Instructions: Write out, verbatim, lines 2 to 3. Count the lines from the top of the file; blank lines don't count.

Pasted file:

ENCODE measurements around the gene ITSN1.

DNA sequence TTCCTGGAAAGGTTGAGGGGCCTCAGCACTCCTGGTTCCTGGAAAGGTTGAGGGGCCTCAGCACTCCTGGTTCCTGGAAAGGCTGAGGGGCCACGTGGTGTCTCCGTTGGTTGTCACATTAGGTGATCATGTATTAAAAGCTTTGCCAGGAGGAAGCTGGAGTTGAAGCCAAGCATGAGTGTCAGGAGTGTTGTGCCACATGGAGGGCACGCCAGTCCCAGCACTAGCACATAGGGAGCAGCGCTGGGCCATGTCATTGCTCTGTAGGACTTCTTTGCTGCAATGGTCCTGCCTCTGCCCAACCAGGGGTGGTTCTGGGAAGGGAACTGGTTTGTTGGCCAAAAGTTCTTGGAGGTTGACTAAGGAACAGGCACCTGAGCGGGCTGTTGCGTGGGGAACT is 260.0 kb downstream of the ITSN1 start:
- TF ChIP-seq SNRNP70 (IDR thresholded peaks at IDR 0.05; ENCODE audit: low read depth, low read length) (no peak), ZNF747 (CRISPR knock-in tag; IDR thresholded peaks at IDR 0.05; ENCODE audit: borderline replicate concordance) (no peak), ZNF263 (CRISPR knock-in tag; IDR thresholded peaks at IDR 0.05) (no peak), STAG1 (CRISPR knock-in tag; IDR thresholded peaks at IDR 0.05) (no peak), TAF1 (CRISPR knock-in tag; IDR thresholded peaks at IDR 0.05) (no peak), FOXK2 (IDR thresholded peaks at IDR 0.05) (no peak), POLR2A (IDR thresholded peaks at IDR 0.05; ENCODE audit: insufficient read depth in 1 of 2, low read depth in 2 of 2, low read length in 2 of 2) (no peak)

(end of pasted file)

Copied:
DNA sequence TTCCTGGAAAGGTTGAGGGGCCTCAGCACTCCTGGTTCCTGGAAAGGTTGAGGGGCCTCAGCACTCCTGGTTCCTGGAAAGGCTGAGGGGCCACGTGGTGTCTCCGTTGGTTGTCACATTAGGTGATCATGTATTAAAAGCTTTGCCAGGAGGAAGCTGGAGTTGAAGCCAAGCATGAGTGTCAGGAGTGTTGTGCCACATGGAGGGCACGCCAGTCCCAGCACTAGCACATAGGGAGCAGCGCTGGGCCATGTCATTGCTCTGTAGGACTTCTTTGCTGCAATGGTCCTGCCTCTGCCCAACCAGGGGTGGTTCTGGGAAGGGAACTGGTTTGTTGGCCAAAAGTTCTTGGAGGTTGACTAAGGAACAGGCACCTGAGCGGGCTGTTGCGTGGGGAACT is 260.0 kb downstream of the ITSN1 start:
- TF ChIP-seq SNRNP70 (IDR thresholded peaks at IDR 0.05; ENCODE audit: low read depth, low read length) (no peak), ZNF747 (CRISPR knock-in tag; IDR thresholded peaks at IDR 0.05; ENCODE audit: borderline replicate concordance) (no peak), ZNF263 (CRISPR knock-in tag; IDR thresholded peaks at IDR 0.05) (no peak), STAG1 (CRISPR knock-in tag; IDR thresholded peaks at IDR 0.05) (no peak), TAF1 (CRISPR knock-in tag; IDR thresholded peaks at IDR 0.05) (no peak), FOXK2 (IDR thresholded peaks at IDR 0.05) (no peak), POLR2A (IDR thresholded peaks at IDR 0.05; ENCODE audit: insufficient read depth in 1 of 2, low read depth in 2 of 2, low read length in 2 of 2) (no peak)